gas-rich sea area, where Ghana is already extracting oil
today. Since the fall of 2014, a group within the UN
Convention on the Law of the Sea has mediated the
conflict. The mediators decided in April 2015 that Ghana
will be allowed to continue extracting oil according to
the agreements entered into, but that new oil projects
may not be initiated until a final ruling has been
presented by the Marine Court. It came in the fall of
2017 and the court granted Ghana justice.
Angola has in recent years tried to widen its
influence in West Africa. Gbagbo was in close contact
with Angolan President José Eduardo dos Santos for a
long time and received his support after the 2010
election. Under Gbagbo's rule, the Angolan MPLA signed a
series of agreements with Ivorian oil interests,
including buying a part in a large oil refinery. Angolan
mercenaries are also reported to have been killed on
Gbagbo's side in the civil war. Later, the Angolan
government has tried to approach Ouattara, which has
been compounded in part by old conflicts between dos
Santos and the new Ivorian president, believed to date
back to the time when Félix Houphouët-Boigny, Ivory
Coast's first president, supported Unita guerrilla, the
MPLA's opponent in the Angola Civil War 1975-2002.
The national defense is under construction. The 2007
peace treaty stipulates that the government army and
rebel forces should form a common national defense, but
disarmament and the rebel integration have been slow. In
the spring of 2011, the Forces republican de la
Côte d'Ivoire (FRCI) was formed when several
forces supporting Ouattara fought the same after a
decree from the president.
The government still has difficulty gaining full
control of the defense force, which consisted of former
rebels, defected soldiers from the former government
army FDS and young men recruited in connection with the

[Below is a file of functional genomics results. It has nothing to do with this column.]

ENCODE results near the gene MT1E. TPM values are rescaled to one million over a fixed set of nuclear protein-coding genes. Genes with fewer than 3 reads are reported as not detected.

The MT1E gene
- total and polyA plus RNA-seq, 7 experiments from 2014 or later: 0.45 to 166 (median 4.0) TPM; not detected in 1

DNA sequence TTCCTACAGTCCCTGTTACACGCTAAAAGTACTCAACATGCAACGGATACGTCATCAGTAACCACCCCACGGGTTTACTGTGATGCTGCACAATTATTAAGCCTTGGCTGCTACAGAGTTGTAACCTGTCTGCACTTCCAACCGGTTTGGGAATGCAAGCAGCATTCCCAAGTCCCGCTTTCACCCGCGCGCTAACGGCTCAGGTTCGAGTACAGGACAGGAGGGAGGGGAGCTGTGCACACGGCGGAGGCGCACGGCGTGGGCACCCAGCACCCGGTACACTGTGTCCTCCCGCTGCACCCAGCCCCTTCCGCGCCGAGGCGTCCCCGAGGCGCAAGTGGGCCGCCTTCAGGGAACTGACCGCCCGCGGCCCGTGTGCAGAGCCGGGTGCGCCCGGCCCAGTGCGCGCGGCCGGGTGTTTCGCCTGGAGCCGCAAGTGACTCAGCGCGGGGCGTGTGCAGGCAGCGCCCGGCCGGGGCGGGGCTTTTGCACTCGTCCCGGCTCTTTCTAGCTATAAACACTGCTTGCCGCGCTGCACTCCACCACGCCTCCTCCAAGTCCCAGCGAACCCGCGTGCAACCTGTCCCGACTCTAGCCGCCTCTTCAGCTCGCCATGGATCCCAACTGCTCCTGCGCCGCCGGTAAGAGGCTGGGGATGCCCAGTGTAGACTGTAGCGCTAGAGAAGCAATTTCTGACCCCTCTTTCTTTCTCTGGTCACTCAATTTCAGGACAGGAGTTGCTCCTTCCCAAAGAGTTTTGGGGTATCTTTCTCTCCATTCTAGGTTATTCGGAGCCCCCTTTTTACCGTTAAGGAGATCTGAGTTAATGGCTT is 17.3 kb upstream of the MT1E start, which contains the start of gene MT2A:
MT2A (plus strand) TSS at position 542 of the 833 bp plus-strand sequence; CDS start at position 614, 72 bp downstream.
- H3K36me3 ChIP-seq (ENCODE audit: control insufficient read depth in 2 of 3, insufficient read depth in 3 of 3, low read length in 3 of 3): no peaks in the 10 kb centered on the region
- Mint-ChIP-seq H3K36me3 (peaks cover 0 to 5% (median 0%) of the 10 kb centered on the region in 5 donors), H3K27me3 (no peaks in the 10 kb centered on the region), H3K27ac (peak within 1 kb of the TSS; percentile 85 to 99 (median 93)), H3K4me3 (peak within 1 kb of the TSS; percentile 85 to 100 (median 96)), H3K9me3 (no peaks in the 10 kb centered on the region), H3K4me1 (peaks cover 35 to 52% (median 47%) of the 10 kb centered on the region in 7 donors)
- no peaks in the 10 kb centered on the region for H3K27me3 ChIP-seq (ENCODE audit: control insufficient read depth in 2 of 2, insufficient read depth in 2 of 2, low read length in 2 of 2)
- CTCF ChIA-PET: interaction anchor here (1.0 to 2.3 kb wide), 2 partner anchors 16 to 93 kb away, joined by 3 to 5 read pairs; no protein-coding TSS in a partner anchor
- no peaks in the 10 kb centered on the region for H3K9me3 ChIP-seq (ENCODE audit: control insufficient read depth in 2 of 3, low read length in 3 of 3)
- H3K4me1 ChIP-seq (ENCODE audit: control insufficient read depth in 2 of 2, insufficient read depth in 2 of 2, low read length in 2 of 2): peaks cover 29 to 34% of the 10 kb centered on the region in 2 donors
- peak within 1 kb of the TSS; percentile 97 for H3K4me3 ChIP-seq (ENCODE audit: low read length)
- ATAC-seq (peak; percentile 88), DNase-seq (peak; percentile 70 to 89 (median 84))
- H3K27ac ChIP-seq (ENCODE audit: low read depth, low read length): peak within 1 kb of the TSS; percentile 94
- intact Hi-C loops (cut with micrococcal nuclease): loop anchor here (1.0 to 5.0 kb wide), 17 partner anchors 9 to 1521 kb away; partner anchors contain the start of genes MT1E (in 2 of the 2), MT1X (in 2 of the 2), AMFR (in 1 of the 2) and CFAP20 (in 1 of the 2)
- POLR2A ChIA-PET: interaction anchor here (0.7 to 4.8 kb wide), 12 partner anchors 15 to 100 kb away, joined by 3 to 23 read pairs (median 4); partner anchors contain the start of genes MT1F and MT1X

FRCI offensive in 2011. Some military commanders from
the rebel movement New forces have refused to give up
control of the zones in the north, where they have been
able to enrich themselves through smuggling and other
Soldiers have also protested that they have not been
paid wages and financial contributions that they have
been promised (see Calendar).
The UN force Unoci, which had been formed in 2004,
completed its mission in June 2017. However, some
observers felt that Unoci had to remain in the country
for some time (see Foreign Ministry: Political power
struggle threatens peace in Ivory Coast).
The French force, which played a key role in the
arrest of Gbagbo in 2011, was restructured in 2015 to
focus mainly on counter-terrorism in the region. At
most, France had 4,000 soldiers in the country, but the
troop force was reduced to 500 men in 2011 and then
expanded to 900 men after the terrorist attack in the
country in the spring of 2016 (see Calendar). In 2016,
the government decided to increase funding for the
military. The money would go to both new equipment and a
modernization of the army.
In early 2017, however, several army unions rebelled
and demanded that they receive the "bonuses" they had
been promised. In early January, the government
succeeded in stoking a rebellion by paying 8,500
soldiers the equivalent of $ 19,000 each. President
Ouattara also re-furnished the military command. The
first revolt was followed by new soldier protests (see
READING TIPS - read more about Ivory
Coast in UI's web magazine:
Political power struggle threatens peace in Ivory
FACTS - DEFENSE
23 000 men (2017)
The air Force
1,400 men (2017)
1,000 men (2017)
Military expenditure's share of GDP
1.3 percent (2017)
Military spending's share of the state budget
5.1 percent (2017)